Natasha Powell (18), from Bridgend, was diagnosed with Hodgkin lymphoma when she was 15 and was treated at the Teenage Cancer Trust unit at Cardiff University Hospital of Wales.
When I was 13 I was really into athletics. I was training five times a week so when I lost weight and was feeling tired a lot, the doctors put it down to that. I also had enlarged lymph nodes in my neck, but the doctors thought I’d had a reaction to being bitten by mosquitos on the track as that had happened before.
I went backwards and forwards to the doctors over a two-year period. My platelets were rising, and we pushed to be referred on as my parents said that we would go private if not. In April 2015 I was finally sent for an X-Ray and an urgent CT scan which indicated that I had Hodgkin lymphoma, but I was also told that it might be Cat-scratch disease.
When we were told for sure that it was Hodgkin lymphoma I was really confused, and I didn’t know what was happening. I didn’t understand what they were saying as they didn’t use the word cancer. I just got upset as my dad got upset. We were given some leaflets and I looked through them and started to understand it.
I was referred to the Teenage Cancer Trust unit at Cardiff University Hospital of Wales the month before my GCSE exams. I had six rounds of chemo and missed a lot of school. I found the chemo treatment very tiring and it made it harder for me to study, but I wanted to continue in the year with my friends. I also felt very sickly because of the chemo and I lost my hair. I saw some pretty bandanas that I wanted to try out, so I was actually quite excited to start wearing those.
The environment on the Teenage Cancer Trust unit was a lot different to other hospital wards. Before I was diagnosed with cancer, I’d been in a children’s hospital. The children ranged from babies up to the age of 15 like I was, but they all had different illnesses rather than cancer. The Teenage Cancer Trust unit just has teenagers and young adults with cancer, so I was able to relate to them more and to talk and enjoy myself. The Teenage Cancer Trust unit was also more relaxed and chilled out; the doctors and nurses weren’t constantly rushing round.
The Teenage Cancer Trust nurses were great, and I felt I could talk to them when I got down. The Youth Support Coordinator Anna was very supportive as well and I knew if I needed help with anything I could count on her. She organised social events on and off the ward and I made some amazing friendships.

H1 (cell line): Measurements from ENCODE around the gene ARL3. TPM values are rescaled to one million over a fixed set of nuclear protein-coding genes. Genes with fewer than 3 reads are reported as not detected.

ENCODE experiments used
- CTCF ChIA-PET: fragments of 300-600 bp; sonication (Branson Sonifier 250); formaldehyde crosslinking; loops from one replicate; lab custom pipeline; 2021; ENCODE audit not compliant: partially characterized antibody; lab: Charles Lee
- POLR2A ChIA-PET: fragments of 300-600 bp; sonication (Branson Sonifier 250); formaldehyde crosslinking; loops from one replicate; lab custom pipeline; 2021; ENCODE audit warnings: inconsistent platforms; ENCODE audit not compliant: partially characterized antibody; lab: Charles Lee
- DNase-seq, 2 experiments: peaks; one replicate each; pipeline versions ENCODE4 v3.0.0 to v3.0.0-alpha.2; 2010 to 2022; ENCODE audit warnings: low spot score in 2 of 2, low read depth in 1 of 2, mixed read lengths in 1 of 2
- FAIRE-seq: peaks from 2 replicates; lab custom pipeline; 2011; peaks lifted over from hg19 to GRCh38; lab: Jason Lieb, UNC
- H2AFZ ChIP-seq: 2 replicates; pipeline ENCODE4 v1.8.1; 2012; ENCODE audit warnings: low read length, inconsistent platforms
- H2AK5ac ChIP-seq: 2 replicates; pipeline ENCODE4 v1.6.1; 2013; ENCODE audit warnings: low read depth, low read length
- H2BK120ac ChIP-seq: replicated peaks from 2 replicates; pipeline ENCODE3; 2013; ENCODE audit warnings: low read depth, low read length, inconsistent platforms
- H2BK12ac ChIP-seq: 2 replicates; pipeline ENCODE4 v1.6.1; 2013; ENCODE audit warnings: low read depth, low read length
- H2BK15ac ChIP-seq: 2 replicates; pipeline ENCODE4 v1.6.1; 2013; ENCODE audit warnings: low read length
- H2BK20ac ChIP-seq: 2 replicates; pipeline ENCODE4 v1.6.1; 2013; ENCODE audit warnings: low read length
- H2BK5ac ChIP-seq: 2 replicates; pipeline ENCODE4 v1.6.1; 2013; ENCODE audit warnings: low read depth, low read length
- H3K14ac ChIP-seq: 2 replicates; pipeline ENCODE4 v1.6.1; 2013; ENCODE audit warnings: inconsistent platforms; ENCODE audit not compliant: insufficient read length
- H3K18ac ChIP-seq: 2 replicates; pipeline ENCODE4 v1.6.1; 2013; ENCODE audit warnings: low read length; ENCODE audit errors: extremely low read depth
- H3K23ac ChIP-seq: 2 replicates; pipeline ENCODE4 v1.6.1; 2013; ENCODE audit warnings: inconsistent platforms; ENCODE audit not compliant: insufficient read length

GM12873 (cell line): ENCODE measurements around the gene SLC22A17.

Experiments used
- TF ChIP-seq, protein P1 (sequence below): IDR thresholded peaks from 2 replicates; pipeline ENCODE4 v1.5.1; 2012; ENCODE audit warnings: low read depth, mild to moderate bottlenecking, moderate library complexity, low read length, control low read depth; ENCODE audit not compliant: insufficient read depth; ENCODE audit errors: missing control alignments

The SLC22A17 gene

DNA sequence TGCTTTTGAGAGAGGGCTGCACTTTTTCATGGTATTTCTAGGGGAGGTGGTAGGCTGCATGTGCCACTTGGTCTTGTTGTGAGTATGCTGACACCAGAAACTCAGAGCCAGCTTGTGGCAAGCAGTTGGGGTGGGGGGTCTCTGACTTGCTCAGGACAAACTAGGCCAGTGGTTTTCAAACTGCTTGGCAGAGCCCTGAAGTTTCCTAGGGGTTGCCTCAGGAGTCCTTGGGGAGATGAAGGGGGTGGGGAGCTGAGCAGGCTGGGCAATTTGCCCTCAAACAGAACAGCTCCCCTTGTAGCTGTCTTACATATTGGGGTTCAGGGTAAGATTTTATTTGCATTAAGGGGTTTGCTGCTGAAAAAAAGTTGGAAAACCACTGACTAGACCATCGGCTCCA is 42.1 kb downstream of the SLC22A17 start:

A lot of my school friends at the time wanted to bubble wrap me and they questioned what I should be doing as they were trying to look after me. That was lovely, but it was nice to be able to just relax around the friends I met through Teenage Cancer Trust. They didn’t question how I was or whether I was exerting myself, we just had a laugh.
Lots of people on the ward would socialise with each other and play games so no-one felt like that they were dealing with cancer on their own. There was lots of arts and crafts to do too. I always liked keeping busy, so I would do a lot of painting and colouring to pass the time. There were areas within the ward where you could just chill and have time to keep yourself to yourself too.
My father and I would spend hours playing on the pool table, which was my favourite game. I was also able to play other games with my friends from school who came to visit me. There was also a jukebox which my father would try and put the oldest music on and see if the jukebox would recognise it, but it always recognised it. There was also a kitchen and I stocked up the fridge with banana milkshake because that was the one drink which I really enjoyed during chemotherapy.
I went to the Find Your Sense of Tumour event which brings young people with cancer together. I was anxious at first as I hadn’t done anything like that before, but I found it amazing. I had a lot of fun, made friends and went to some really inspiring talks on topics I could relate to.
I’ve also been to one of their shows at the Royal Albert Hall and took part in the Ultimate Backstage Experience. The music workshop was really interesting and different. There were lots of different instruments and everyone was able to pick and choose what they wanted to play with. I chose to play the keyboard because it had really funky sound effects on it and it was fun to play with. Each instrument station had different pieces of music to play with and learn, and those who were singing created a song. My favourite part was when we were able to perform our song to Nile Rodgers. He said that it was very good and complimented us on our skills and on how we used the instruments.
I was really excited to see Nile Rodgers and Chic perform live because I knew some of their songs. We got to go on stage and to sing and dance with Chic and many of the other young people who went on the trip. I made lots of new friends and met my boyfriend.
I had six rounds of chemo in total and was very pleased that the scans came back clear and I didn’t need to have radiotherapy. I managed to carry on and do my A’Levels with my year group which was great, and I’ve started at Cardiff Metropolitan University doing Sports and Exercise Science. A friend that I made at a couple of Teenage Cancer Trust event is there too, which is great.
I am fortunate enough to be able to run for the university team. It’s very nice to be back to doing something which I loved doing and I am really looking forward to competing again in the summer. I’m currently training for the 400-metre sprint but I hope to do 800 metres if I am well enough. Life is looking really good.